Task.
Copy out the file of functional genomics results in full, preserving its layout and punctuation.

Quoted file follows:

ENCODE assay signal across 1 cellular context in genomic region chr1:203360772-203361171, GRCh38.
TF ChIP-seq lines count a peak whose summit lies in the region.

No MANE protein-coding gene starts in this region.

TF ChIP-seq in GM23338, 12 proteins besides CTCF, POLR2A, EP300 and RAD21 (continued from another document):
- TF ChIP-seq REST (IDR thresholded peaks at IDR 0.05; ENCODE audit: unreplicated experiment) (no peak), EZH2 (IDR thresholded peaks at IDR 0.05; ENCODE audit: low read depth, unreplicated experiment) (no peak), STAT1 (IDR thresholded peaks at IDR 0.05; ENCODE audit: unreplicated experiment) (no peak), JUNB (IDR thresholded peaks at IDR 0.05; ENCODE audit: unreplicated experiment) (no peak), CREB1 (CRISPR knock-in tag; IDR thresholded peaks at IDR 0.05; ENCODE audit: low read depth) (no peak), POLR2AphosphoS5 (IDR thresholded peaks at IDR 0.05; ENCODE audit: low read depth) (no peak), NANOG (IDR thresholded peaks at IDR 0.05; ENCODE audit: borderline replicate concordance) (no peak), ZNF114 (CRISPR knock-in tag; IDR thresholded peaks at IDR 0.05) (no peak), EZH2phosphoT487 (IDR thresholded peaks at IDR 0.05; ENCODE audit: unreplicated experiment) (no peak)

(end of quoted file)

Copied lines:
ENCODE assay signal across 1 cellular context in genomic region chr1:203360772-203361171, GRCh38.
TF ChIP-seq lines count a peak whose summit lies in the region.

No MANE protein-coding gene starts in this region.

TF ChIP-seq in GM23338, 12 proteins besides CTCF, POLR2A, EP300 and RAD21 (continued from another document):
- TF ChIP-seq REST (IDR thresholded peaks at IDR 0.05; ENCODE audit: unreplicated experiment) (no peak), EZH2 (IDR thresholded peaks at IDR 0.05; ENCODE audit: low read depth, unreplicated experiment) (no peak), STAT1 (IDR thresholded peaks at IDR 0.05; ENCODE audit: unreplicated experiment) (no peak), JUNB (IDR thresholded peaks at IDR 0.05; ENCODE audit: unreplicated experiment) (no peak), CREB1 (CRISPR knock-in tag; IDR thresholded peaks at IDR 0.05; ENCODE audit: low read depth) (no peak), POLR2AphosphoS5 (IDR thresholded peaks at IDR 0.05; ENCODE audit: low read depth) (no peak), NANOG (IDR thresholded peaks at IDR 0.05; ENCODE audit: borderline replicate concordance) (no peak), ZNF114 (CRISPR knock-in tag; IDR thresholded peaks at IDR 0.05) (no peak), EZH2phosphoT487 (IDR thresholded peaks at IDR 0.05; ENCODE audit: unreplicated experiment) (no peak)